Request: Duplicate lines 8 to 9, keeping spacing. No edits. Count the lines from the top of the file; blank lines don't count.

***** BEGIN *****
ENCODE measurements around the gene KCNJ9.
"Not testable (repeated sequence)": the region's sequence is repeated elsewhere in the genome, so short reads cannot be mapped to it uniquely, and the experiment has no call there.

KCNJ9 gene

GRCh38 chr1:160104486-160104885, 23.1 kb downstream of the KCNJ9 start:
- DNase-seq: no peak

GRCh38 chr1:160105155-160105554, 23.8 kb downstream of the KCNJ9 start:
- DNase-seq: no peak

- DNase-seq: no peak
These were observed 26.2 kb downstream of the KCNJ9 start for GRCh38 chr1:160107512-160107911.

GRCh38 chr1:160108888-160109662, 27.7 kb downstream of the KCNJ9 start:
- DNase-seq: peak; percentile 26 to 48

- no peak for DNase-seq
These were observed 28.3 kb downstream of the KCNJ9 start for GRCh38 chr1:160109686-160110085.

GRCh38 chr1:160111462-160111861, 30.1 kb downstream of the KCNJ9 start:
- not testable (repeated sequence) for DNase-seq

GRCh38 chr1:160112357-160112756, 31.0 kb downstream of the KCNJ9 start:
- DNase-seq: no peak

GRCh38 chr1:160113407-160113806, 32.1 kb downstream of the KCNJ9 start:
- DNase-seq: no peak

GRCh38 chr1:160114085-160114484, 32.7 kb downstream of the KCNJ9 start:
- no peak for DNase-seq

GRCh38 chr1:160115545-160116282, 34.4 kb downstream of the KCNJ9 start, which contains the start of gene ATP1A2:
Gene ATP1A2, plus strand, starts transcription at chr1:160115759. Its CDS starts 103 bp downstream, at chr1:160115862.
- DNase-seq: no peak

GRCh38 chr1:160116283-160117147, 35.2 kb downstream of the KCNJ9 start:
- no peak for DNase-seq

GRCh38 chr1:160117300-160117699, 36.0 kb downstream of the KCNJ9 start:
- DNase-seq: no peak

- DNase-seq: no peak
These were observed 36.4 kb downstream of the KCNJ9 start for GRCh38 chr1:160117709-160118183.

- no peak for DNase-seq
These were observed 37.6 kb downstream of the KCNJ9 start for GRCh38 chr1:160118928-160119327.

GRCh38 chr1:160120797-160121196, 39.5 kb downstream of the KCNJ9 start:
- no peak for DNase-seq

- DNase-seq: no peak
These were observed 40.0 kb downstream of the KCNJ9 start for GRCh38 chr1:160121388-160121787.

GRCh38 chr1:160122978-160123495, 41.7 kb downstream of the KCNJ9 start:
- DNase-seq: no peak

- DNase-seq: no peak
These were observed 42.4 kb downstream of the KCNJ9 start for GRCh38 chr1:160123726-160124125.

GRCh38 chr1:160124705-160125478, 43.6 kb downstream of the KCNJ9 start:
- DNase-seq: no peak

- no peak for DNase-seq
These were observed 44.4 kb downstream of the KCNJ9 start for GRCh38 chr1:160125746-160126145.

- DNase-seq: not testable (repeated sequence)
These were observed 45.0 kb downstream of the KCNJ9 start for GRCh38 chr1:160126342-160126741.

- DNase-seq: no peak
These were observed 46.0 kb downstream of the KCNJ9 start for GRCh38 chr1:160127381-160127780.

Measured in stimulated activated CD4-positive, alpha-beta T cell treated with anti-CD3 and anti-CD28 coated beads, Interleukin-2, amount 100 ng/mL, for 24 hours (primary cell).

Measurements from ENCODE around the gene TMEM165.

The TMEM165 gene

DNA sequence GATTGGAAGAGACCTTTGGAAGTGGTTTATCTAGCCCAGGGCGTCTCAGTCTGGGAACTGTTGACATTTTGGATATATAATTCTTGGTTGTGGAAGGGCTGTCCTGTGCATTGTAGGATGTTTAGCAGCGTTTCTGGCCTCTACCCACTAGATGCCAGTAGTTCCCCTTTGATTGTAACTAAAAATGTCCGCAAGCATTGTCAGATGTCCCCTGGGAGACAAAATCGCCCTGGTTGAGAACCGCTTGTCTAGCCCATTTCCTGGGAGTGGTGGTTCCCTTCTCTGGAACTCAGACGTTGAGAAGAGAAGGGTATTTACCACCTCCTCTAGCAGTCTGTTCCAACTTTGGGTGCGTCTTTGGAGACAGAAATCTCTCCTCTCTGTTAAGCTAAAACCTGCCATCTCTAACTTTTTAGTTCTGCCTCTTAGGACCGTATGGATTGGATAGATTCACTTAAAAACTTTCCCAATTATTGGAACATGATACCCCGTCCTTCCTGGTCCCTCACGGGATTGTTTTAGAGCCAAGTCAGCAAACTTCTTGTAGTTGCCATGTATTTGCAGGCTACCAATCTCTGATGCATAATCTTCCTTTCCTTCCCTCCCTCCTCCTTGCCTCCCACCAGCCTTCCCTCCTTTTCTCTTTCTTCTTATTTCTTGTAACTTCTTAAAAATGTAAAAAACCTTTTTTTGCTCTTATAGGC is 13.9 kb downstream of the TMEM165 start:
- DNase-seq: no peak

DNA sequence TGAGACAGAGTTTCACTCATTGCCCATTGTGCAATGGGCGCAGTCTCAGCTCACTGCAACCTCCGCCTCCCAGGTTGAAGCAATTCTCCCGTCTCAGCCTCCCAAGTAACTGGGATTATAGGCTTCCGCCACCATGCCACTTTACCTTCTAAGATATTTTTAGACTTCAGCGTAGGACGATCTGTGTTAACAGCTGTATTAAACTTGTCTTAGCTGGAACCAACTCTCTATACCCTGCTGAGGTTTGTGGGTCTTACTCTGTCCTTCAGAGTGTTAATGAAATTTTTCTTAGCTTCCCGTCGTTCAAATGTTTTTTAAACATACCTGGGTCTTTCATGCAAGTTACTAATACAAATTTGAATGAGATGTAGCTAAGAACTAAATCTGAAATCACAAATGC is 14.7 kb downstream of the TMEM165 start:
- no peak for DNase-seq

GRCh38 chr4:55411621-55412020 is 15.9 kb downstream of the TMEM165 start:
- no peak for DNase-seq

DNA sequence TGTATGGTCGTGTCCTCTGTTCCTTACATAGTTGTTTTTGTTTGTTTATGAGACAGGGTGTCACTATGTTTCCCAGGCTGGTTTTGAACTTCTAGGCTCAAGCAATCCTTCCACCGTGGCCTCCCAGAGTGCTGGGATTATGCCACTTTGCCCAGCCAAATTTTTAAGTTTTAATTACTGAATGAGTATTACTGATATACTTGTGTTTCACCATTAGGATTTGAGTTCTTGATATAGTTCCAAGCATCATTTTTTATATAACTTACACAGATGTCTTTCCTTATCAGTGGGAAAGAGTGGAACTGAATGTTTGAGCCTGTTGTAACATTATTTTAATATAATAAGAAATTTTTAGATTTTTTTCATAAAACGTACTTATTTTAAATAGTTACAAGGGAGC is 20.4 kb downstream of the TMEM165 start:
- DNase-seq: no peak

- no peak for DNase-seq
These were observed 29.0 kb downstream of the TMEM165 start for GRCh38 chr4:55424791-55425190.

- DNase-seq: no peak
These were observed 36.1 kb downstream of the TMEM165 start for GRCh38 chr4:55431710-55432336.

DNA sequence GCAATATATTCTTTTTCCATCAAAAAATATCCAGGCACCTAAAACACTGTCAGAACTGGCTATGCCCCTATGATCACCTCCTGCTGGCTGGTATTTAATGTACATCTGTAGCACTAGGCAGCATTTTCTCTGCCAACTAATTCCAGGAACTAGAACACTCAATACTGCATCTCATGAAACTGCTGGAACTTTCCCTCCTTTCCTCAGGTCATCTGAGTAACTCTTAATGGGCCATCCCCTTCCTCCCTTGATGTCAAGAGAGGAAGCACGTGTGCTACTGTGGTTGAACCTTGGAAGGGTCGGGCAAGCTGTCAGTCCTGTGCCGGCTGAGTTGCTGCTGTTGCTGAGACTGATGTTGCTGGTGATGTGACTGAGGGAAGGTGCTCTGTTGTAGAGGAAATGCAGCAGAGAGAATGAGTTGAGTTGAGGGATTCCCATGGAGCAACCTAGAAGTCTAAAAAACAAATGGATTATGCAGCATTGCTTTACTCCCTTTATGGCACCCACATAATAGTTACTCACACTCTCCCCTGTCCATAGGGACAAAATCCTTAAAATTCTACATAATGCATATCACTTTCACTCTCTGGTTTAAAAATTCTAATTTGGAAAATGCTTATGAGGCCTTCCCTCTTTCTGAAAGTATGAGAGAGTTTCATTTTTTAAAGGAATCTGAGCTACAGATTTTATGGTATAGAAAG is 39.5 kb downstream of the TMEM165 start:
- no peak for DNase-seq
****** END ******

- DNase-seq: no peak
These were observed 26.2 kb downstream of the KCNJ9 start for GRCh38 chr1:160107512-160107911.